obtain state authority to do business, segregate securities, submit
Page 333 U. S. 551
examination and state process. The business activities connected
with the purchase of insurance by New York residents normally take
place in New York. It is the beneficiary of the policy, not the
insurer, who has abandoned the moneys. Undoubtedly the relationship
is very close. [Footnote 12
Certainly the relationship between New York and foreign insurance
companies as to policies here under discussion is as close as that
between the company and its state of incorporation. [Footnote 13
] The Court of Appeals on this
"For the core of the debtor obligations of the plaintiff
companies was created through acts done in this State under the
protection of its laws, and the ties thereby established between
the companies and the State were, without more, sufficient to
validate the jurisdiction here asserted by the Legislature."
We agree with this statement, and hold that New York had power
to take over these abandoned moneys in the hands of appellants.
The judgment of the Court of Appeals of New York is affirmed
except as to issues specifically reserved.
The first statute which included insurance policies as abandoned
property was enacted in 1939, ch. 923 of the Laws of 1939. That
statute applied only to companies incorporated in New York, but
covered all policies issued by such companies. Chapter 602 of the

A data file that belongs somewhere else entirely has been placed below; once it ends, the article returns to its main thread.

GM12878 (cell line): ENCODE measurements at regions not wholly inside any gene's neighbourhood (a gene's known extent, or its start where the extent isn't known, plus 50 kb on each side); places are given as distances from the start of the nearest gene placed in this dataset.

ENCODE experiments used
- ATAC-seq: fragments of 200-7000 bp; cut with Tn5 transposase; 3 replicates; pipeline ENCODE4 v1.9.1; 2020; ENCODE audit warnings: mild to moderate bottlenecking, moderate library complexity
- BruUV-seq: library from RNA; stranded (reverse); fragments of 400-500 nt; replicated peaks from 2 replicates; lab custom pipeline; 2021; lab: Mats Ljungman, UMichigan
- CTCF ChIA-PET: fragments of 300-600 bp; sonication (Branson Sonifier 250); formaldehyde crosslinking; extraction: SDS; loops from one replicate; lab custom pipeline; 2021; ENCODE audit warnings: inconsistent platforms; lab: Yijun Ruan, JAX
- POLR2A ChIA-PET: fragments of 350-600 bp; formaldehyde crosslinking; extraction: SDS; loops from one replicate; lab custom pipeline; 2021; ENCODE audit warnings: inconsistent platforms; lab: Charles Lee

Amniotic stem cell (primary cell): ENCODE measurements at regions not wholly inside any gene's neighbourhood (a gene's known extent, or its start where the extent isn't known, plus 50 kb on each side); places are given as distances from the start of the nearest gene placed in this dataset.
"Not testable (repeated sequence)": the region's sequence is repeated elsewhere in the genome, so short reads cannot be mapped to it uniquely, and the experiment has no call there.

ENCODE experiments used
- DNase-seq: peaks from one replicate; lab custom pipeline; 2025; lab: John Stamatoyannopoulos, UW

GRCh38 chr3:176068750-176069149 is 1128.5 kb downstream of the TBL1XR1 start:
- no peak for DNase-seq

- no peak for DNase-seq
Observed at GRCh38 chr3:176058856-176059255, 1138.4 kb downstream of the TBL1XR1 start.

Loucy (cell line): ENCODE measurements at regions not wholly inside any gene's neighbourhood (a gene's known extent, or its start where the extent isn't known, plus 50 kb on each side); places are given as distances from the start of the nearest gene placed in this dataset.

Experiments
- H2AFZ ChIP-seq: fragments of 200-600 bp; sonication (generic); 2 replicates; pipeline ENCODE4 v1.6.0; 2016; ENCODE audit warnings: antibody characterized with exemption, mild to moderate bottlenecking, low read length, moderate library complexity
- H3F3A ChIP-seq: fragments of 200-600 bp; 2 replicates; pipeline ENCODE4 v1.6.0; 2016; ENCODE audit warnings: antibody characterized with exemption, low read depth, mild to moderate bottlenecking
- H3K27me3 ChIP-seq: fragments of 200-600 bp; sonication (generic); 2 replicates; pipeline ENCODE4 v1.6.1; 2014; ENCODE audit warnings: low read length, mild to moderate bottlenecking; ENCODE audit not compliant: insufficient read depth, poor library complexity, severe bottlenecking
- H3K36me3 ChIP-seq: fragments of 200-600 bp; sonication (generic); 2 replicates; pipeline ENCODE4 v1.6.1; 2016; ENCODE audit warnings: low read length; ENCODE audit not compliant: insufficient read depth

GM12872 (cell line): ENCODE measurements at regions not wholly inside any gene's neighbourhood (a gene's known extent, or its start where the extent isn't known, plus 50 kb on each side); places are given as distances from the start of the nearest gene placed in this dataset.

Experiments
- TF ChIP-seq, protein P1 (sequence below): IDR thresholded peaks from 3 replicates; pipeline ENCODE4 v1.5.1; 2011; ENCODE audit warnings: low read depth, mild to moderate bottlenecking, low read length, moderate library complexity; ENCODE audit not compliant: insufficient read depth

Laws of 1940 amended the statute so as to apply only to policies
issued on the lives of residents of New York. Chapter 697 of the
Laws of 1943 reenacted the principal features of the earlier
statutes as Art. VII, and cc. 497 and 498 (§ 2) of the Laws of 1944
made the statute applicable to foreign insurance companies. Chapter
452 of the Laws of 1946 amended Art. VII so as to provide that a
life insurance company which had paid the proceeds of a policy to
the state could subsequently pay a second time to a claimant and
acquire the rights of the claimant against the comptroller.
"§ 700. Unclaimed life insurance corporation moneys."
"1. The following unclaimed property held or owing by life
insurance corporations shall be deemed abandoned property:"
"(a) Any moneys held or owing by any life insurance corporation
which shall have remained unclaimed for seven years by the person
or persons appearing to be entitled thereto under matured life
insurance policies on the endowment plan issued on the lives of
residents of this state."
"(b) Any moneys held or owing by any life insurance corporation
which are payable under other kinds of life insurance policies
issued on the lives of residents of this state where the insured,
if living, would, prior to the thirty-first day of December next
preceding the report required by section seven hundred one, have
attained the limiting age under the mortality table on which the
reserves are based, exclusive of"
" (i) any policy which has within seven years been assigned,
readjusted, kept in force by payment of premium, reinstated or
subjected to loan, or"
" (ii) any policy with respect to which such corporation has on